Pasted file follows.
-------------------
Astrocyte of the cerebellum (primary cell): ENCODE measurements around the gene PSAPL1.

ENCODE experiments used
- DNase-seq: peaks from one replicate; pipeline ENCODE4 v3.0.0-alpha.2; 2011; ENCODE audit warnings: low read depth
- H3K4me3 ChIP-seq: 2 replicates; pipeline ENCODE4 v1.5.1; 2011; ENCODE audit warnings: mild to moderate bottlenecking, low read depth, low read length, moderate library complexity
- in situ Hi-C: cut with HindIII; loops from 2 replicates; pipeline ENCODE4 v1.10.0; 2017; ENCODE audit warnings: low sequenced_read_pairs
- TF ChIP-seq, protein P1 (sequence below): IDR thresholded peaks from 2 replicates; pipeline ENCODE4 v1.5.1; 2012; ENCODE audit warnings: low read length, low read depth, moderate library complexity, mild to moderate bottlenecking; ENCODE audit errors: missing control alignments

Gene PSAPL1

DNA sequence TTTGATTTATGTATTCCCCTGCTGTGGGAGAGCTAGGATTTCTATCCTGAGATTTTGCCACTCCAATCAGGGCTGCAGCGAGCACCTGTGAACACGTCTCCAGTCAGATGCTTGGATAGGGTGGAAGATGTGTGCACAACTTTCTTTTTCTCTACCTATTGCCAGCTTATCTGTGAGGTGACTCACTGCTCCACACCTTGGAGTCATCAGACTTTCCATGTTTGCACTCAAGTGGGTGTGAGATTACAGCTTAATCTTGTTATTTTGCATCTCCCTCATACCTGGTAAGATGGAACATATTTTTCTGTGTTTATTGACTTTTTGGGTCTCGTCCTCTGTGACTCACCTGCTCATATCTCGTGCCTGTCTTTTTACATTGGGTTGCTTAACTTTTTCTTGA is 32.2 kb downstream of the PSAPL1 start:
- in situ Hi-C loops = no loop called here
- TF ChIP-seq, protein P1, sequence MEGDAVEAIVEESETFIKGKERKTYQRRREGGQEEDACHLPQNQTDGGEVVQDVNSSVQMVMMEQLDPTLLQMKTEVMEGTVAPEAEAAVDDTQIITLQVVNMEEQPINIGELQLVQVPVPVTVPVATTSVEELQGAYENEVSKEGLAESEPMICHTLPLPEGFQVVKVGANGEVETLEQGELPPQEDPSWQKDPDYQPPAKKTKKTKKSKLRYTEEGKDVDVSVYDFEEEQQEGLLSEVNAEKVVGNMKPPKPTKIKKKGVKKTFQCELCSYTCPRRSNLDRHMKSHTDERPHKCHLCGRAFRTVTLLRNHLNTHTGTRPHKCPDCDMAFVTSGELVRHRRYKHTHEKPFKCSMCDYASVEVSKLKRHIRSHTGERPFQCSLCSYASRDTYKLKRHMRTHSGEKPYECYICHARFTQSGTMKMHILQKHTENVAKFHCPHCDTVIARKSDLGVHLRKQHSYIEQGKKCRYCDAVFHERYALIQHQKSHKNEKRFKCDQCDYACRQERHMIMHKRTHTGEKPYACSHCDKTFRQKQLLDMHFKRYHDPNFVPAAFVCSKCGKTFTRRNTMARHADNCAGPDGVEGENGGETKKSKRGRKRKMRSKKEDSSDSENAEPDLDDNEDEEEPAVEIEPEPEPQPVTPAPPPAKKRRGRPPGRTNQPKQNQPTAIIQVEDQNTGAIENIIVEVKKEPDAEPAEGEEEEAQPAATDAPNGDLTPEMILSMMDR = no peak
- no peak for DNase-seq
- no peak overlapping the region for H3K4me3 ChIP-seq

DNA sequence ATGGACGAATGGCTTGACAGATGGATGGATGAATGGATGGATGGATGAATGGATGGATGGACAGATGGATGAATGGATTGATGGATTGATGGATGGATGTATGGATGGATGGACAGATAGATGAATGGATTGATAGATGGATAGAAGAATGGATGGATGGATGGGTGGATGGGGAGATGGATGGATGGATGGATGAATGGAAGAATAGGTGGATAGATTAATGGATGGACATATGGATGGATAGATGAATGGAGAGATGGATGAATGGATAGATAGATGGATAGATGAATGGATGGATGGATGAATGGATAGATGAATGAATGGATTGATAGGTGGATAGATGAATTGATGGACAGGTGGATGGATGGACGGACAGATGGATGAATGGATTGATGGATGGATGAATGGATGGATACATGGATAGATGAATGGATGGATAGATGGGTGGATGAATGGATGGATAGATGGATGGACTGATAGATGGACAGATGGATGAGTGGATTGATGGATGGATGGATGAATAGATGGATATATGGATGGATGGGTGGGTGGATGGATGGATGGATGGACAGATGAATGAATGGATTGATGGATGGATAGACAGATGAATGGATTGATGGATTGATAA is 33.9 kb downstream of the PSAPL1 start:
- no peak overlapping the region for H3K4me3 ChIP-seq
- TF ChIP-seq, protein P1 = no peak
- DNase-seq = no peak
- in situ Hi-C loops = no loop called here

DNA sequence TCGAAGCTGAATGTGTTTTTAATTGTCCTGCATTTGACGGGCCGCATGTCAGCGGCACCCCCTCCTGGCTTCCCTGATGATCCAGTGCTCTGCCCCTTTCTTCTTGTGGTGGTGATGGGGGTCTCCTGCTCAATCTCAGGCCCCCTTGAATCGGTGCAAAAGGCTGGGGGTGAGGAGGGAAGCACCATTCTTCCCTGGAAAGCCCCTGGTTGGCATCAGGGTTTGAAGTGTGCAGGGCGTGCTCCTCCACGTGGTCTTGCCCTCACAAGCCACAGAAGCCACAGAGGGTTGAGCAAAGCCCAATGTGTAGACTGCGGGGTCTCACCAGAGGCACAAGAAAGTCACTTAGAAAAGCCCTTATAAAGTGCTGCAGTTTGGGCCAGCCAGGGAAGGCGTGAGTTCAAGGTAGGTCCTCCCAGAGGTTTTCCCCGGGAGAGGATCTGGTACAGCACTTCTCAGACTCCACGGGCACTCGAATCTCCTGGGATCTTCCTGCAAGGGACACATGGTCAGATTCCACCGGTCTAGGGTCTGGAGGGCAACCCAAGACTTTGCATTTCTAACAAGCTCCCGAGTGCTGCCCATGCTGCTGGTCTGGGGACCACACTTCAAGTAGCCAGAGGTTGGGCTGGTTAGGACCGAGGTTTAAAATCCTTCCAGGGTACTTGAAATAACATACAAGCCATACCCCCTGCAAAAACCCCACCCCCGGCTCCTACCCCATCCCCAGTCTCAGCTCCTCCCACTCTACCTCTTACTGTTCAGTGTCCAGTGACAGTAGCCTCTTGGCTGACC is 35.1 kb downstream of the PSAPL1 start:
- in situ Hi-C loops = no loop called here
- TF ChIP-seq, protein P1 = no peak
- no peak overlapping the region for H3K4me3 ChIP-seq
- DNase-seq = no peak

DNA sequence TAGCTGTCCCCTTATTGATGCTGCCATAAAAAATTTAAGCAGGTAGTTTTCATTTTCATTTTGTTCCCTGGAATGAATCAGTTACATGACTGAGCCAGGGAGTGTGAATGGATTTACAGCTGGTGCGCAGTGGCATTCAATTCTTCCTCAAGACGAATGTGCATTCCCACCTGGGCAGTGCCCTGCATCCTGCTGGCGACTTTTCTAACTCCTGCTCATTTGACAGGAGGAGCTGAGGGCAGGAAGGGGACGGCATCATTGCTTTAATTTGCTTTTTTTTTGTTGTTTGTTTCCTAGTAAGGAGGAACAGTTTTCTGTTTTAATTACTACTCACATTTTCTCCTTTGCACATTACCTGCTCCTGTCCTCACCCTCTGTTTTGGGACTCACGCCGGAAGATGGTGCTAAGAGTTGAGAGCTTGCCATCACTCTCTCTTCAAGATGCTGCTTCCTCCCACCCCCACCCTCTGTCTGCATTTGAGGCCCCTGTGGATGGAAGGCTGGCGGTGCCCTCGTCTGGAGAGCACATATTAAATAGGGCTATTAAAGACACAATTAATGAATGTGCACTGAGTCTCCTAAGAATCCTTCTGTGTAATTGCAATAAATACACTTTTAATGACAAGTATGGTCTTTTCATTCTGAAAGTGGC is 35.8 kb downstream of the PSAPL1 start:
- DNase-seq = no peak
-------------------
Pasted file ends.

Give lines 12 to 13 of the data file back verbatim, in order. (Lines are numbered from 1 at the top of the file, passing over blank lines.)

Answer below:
- no peak overlapping the region for H3K4me3 ChIP-seq

DNA sequence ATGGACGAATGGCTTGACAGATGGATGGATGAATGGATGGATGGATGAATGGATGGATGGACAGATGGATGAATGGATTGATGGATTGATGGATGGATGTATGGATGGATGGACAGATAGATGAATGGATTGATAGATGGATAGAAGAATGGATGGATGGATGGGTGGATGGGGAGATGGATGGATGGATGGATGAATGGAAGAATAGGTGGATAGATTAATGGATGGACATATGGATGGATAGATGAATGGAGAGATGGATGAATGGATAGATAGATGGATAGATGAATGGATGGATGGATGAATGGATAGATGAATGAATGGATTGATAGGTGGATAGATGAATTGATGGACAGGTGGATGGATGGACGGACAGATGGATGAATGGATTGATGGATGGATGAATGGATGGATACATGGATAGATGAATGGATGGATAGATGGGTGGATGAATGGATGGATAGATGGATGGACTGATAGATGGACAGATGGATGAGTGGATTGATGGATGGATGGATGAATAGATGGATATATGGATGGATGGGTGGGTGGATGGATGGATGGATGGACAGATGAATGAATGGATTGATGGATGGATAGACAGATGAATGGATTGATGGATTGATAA is 33.9 kb downstream of the PSAPL1 start: